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Wednesday, 13 March, 2002, 14:18 GMT
Opera chief 'rejects sex and violence'
The Royal Opera House
Mr Pappano takes over in August
The incoming music director of the Royal Opera House (ROH) has promised sex and violence will not be used to provoke a reaction when he takes over the reigns, say reports.

Antonio Pappano revealed some insights into the future direction of the Convent Garden opera house at a low-key lunch, according to the Independent newspaper.

The British-born conductor takes over the post from Bernard Haitnik in August, although his appointment was announced back in 1999.

Royal Opera House
The Covent Garden opera house had a 216m revamp in 1999
Recent opera productions have provoked controversy for their graphic interpretations of sex and violence.

An English National Opera production of Verdi's A Masked Ball featuring a homosexual rape has seen opera-goers vote with their wallets and stay away.

'Dangerous'

Mr Pappano, speaking to the Royal Philharmonic Society, said he favours more traditional operas which audiences recognise and love.

He also said he was opposed to controversy for controversy's sake and did not approve of "concept productions" of the likes of Madame Butterfly, calling them "dangerous".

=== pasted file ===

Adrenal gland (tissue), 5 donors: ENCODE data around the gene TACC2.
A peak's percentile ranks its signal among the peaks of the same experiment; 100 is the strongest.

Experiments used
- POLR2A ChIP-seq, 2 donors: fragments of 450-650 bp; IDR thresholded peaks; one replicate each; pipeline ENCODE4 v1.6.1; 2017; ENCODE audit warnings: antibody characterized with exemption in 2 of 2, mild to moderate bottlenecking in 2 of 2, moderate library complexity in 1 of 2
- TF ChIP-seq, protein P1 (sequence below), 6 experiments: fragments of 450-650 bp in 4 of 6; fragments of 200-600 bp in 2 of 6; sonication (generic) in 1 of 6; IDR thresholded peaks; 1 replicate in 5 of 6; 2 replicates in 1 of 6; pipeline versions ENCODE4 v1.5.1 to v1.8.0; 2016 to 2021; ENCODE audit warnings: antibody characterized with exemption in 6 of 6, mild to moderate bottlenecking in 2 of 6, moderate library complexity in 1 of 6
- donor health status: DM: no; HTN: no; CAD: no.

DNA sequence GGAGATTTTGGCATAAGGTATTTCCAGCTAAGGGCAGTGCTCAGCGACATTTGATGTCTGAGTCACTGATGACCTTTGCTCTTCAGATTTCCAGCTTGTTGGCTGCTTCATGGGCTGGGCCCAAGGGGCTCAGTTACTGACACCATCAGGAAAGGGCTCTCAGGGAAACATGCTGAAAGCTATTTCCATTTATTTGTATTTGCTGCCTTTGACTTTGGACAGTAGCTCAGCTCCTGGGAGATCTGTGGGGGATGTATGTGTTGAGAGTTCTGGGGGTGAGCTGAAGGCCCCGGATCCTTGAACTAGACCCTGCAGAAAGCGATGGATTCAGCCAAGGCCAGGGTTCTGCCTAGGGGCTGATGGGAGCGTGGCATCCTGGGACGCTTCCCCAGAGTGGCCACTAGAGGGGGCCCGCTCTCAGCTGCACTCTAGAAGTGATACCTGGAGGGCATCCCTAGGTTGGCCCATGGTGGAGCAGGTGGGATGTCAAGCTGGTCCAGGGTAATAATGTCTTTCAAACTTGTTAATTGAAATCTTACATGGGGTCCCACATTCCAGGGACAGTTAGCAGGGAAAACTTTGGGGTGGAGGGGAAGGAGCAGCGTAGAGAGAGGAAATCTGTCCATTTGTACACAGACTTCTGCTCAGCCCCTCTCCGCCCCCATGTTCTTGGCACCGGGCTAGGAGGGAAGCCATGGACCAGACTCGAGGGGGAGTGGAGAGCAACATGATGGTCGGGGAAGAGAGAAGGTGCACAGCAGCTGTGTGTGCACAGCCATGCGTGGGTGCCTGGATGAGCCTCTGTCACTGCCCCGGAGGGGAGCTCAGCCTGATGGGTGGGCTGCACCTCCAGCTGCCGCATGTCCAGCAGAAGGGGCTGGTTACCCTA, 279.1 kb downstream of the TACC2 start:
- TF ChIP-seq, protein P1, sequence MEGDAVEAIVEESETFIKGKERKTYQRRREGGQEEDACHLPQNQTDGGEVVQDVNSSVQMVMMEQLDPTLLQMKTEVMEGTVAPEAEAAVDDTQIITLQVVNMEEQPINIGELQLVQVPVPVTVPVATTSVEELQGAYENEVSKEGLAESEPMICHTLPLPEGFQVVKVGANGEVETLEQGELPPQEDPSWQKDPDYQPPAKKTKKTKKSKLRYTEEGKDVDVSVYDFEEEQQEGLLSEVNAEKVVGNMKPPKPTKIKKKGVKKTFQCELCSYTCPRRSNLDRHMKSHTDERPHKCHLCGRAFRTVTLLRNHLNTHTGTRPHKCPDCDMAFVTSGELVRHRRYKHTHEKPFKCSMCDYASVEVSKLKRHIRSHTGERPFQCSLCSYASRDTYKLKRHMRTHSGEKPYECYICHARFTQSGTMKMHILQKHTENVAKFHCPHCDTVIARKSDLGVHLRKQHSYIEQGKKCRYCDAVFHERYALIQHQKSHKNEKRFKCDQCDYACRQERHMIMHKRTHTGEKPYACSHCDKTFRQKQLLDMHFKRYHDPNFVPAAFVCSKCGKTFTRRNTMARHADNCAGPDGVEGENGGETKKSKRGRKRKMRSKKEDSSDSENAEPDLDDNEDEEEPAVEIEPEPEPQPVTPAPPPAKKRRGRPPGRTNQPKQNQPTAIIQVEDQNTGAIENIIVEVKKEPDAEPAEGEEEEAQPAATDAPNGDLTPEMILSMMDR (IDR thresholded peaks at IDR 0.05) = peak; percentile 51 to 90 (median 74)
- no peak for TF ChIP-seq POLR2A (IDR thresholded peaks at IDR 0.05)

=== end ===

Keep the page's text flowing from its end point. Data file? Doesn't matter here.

"There are certain pieces that can take and there are certain pieces that shouldn't take it," the Independent reports him as saying.

At the age of 42, Mr Pappano will be the youngest artistic director in the history of the Royal Opera House, having been at the helm of the Theatre de la Monnaie in Brussels for 10 years.

Born in London to Italian parents, he emigrated to the US at the age of 13 with his family.

He has conducted at European and American opera houses and is also principle guest conductor of the Israel Philharmonic Orchestra.

His first production at the ROH will be Richard Strauss' Ariadne auf Naxos.

He is due to reveal more details of his future plans later this month.


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